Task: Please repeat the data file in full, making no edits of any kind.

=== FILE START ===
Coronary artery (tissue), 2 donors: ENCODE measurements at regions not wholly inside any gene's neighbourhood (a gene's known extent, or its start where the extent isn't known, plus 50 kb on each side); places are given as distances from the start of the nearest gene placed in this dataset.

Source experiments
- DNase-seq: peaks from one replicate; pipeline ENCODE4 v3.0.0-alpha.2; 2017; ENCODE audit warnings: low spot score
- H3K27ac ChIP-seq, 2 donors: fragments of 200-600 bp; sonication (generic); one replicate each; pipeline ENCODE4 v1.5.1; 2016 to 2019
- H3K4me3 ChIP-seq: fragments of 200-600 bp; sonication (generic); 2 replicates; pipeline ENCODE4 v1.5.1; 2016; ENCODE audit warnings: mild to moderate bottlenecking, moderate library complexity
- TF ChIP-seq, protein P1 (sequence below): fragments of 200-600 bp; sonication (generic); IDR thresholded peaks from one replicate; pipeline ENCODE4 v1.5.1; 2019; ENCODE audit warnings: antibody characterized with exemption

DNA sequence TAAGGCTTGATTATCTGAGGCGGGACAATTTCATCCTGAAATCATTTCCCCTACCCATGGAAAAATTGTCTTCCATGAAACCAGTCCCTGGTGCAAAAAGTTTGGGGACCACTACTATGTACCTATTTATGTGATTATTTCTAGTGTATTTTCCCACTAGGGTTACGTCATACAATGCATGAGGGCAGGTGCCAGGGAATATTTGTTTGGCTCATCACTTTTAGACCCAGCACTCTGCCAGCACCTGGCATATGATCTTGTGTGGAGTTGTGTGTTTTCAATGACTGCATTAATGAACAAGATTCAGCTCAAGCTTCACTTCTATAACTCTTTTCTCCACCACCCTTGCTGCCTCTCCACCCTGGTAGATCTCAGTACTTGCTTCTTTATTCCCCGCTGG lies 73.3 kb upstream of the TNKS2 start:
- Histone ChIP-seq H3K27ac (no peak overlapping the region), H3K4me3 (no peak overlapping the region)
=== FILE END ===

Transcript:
Coronary artery (tissue), 2 donors: ENCODE measurements at regions not wholly inside any gene's neighbourhood (a gene's known extent, or its start where the extent isn't known, plus 50 kb on each side); places are given as distances from the start of the nearest gene placed in this dataset.

Source experiments
- DNase-seq: peaks from one replicate; pipeline ENCODE4 v3.0.0-alpha.2; 2017; ENCODE audit warnings: low spot score
- H3K27ac ChIP-seq, 2 donors: fragments of 200-600 bp; sonication (generic); one replicate each; pipeline ENCODE4 v1.5.1; 2016 to 2019
- H3K4me3 ChIP-seq: fragments of 200-600 bp; sonication (generic); 2 replicates; pipeline ENCODE4 v1.5.1; 2016; ENCODE audit warnings: mild to moderate bottlenecking, moderate library complexity
- TF ChIP-seq, protein P1 (sequence below): fragments of 200-600 bp; sonication (generic); IDR thresholded peaks from one replicate; pipeline ENCODE4 v1.5.1; 2019; ENCODE audit warnings: antibody characterized with exemption

DNA sequence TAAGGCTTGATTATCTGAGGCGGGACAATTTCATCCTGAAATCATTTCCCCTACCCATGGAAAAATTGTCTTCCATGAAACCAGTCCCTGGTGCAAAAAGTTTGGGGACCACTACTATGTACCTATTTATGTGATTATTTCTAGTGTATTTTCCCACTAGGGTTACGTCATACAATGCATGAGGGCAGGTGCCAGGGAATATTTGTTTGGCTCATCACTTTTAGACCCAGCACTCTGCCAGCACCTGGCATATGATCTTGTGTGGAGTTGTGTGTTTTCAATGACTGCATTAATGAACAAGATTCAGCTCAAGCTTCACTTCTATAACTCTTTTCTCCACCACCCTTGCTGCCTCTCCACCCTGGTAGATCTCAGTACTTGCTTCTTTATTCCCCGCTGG lies 73.3 kb upstream of the TNKS2 start:
- Histone ChIP-seq H3K27ac (no peak overlapping the region), H3K4me3 (no peak overlapping the region)